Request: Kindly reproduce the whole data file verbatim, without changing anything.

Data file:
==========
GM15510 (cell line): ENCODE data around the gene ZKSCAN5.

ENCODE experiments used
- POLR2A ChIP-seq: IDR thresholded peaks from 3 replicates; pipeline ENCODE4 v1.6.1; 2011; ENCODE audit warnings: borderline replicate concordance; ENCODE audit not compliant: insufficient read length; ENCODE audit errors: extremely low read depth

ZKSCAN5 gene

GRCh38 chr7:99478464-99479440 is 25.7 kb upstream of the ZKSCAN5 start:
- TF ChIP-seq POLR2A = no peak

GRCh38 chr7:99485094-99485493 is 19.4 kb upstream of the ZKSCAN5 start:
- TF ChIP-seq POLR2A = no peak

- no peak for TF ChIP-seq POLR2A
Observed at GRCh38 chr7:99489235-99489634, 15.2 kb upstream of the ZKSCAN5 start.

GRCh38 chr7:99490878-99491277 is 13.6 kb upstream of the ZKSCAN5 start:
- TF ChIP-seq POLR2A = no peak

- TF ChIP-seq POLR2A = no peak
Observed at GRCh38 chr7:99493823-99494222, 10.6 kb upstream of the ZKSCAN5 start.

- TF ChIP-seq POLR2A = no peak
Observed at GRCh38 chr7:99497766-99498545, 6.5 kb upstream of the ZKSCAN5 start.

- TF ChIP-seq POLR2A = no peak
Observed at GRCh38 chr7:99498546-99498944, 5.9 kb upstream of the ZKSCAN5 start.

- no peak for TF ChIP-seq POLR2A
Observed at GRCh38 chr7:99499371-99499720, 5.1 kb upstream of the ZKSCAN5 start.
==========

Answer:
GM15510 (cell line): ENCODE data around the gene ZKSCAN5.

ENCODE experiments used
- POLR2A ChIP-seq: IDR thresholded peaks from 3 replicates; pipeline ENCODE4 v1.6.1; 2011; ENCODE audit warnings: borderline replicate concordance; ENCODE audit not compliant: insufficient read length; ENCODE audit errors: extremely low read depth

ZKSCAN5 gene

GRCh38 chr7:99478464-99479440 is 25.7 kb upstream of the ZKSCAN5 start:
- TF ChIP-seq POLR2A = no peak

GRCh38 chr7:99485094-99485493 is 19.4 kb upstream of the ZKSCAN5 start:
- TF ChIP-seq POLR2A = no peak

- no peak for TF ChIP-seq POLR2A
Observed at GRCh38 chr7:99489235-99489634, 15.2 kb upstream of the ZKSCAN5 start.

GRCh38 chr7:99490878-99491277 is 13.6 kb upstream of the ZKSCAN5 start:
- TF ChIP-seq POLR2A = no peak

- TF ChIP-seq POLR2A = no peak
Observed at GRCh38 chr7:99493823-99494222, 10.6 kb upstream of the ZKSCAN5 start.

- TF ChIP-seq POLR2A = no peak
Observed at GRCh38 chr7:99497766-99498545, 6.5 kb upstream of the ZKSCAN5 start.

- TF ChIP-seq POLR2A = no peak
Observed at GRCh38 chr7:99498546-99498944, 5.9 kb upstream of the ZKSCAN5 start.

- no peak for TF ChIP-seq POLR2A
Observed at GRCh38 chr7:99499371-99499720, 5.1 kb upstream of the ZKSCAN5 start.